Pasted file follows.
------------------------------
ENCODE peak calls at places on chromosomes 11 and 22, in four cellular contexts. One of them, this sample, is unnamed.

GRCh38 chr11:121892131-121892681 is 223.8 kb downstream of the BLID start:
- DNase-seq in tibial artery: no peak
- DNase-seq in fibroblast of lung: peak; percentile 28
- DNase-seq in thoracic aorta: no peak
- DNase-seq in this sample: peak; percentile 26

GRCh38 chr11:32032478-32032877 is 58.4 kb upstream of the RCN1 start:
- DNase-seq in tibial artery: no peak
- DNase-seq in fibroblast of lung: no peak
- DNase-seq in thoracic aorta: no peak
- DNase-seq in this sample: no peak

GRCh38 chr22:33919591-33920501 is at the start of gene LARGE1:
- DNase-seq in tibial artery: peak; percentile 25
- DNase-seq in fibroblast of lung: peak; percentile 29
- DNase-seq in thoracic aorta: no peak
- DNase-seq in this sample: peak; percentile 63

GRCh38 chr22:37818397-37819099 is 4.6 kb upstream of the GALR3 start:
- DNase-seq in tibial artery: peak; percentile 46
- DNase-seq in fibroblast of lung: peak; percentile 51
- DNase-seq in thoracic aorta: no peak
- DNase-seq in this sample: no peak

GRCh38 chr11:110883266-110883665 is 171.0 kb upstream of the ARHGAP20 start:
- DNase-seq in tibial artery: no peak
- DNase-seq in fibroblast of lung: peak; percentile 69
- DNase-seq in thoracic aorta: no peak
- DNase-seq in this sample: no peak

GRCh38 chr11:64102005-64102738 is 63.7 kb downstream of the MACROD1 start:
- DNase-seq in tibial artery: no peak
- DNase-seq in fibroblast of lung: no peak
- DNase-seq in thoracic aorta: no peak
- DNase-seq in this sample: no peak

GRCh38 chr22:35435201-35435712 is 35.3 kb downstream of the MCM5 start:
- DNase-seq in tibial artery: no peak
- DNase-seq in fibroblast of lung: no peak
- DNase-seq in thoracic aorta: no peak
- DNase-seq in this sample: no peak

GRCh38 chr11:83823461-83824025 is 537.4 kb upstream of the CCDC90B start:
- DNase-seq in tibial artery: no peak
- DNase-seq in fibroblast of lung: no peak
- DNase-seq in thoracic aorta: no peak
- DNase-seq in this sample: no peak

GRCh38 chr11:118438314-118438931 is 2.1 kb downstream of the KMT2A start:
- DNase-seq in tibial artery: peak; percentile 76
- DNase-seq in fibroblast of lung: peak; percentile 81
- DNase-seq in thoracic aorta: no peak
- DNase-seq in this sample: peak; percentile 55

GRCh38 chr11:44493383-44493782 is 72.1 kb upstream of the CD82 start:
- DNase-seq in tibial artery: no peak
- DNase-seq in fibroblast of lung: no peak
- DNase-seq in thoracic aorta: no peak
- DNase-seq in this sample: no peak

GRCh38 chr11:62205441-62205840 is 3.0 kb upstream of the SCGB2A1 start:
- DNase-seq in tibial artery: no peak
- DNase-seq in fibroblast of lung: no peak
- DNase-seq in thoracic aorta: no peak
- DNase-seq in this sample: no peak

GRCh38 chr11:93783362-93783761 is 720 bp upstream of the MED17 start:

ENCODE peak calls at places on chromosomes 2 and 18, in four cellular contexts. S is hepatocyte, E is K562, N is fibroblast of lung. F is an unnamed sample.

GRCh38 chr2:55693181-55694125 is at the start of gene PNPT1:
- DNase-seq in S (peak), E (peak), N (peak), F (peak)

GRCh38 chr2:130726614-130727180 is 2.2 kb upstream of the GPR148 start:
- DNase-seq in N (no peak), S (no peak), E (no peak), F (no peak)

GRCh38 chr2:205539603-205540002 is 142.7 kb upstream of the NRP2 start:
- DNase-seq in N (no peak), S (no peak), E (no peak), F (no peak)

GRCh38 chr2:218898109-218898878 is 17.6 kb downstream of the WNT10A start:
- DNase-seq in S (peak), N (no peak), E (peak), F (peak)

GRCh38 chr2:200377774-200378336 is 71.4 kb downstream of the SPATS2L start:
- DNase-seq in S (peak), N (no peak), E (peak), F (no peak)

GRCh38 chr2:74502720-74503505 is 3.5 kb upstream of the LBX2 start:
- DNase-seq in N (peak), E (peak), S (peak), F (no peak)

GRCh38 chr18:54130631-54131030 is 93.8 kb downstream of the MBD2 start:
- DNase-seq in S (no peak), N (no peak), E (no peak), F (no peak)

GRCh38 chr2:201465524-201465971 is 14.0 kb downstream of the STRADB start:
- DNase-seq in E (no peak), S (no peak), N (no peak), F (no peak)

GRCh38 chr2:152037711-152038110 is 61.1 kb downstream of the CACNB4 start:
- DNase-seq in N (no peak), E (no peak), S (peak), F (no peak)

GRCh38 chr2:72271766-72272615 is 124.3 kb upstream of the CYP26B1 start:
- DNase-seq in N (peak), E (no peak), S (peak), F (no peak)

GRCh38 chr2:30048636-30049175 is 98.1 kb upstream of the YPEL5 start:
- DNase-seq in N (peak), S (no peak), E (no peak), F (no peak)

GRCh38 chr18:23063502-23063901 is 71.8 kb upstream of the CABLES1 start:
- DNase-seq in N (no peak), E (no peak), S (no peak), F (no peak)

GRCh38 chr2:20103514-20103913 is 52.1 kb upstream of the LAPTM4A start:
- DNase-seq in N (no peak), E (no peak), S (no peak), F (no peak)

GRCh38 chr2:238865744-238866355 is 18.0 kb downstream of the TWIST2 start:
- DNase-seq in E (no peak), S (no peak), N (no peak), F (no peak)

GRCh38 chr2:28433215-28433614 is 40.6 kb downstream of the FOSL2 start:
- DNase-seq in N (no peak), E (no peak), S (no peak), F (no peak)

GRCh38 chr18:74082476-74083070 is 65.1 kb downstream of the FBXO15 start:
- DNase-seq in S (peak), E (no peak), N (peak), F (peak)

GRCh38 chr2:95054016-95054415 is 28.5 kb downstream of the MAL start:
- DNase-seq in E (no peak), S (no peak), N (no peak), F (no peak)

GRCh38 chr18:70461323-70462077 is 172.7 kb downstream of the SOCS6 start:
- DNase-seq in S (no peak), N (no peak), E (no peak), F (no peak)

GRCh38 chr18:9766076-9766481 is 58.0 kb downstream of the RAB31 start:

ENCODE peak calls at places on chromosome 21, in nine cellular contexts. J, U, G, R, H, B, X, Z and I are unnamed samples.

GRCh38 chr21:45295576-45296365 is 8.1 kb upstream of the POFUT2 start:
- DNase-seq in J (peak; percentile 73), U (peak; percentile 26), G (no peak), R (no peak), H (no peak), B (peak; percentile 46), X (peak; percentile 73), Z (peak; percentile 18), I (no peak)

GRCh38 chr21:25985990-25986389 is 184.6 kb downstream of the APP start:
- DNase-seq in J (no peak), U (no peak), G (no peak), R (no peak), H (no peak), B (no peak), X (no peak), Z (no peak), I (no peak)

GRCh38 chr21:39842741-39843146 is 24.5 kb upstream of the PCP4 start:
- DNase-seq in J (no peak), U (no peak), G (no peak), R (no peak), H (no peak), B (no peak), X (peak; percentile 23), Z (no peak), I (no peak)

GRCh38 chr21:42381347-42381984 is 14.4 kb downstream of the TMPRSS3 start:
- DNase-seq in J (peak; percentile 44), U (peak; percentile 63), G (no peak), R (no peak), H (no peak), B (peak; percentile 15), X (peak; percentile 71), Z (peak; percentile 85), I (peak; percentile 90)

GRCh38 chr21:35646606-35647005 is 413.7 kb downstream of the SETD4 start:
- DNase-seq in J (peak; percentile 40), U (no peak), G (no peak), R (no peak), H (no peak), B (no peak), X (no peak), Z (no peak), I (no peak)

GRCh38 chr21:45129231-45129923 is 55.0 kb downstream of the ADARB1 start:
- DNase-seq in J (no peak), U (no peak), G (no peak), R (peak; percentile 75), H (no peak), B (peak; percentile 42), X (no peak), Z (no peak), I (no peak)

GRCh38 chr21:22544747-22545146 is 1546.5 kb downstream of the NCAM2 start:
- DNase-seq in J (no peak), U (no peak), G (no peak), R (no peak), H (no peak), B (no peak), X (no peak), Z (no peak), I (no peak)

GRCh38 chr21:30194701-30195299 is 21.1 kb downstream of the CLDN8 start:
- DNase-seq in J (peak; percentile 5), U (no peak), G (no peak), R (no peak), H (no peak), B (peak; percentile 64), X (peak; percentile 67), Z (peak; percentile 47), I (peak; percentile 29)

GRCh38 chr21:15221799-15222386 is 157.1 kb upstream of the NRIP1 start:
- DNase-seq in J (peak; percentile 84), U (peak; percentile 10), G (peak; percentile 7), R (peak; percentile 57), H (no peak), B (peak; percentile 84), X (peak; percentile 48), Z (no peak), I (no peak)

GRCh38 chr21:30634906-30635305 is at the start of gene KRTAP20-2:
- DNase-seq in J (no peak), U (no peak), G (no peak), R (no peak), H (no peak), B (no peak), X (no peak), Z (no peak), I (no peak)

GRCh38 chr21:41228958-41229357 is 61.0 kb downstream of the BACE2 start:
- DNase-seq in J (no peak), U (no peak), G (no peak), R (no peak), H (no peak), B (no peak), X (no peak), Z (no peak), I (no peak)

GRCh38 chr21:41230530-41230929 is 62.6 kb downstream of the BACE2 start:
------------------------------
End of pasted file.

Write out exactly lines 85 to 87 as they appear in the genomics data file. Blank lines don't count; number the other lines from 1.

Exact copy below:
GRCh38 chr2:238865744-238866355 is 18.0 kb downstream of the TWIST2 start:
- DNase-seq in E (no peak), S (no peak), N (no peak), F (no peak)

GRCh38 chr2:28433215-28433614 is 40.6 kb downstream of the FOSL2 start: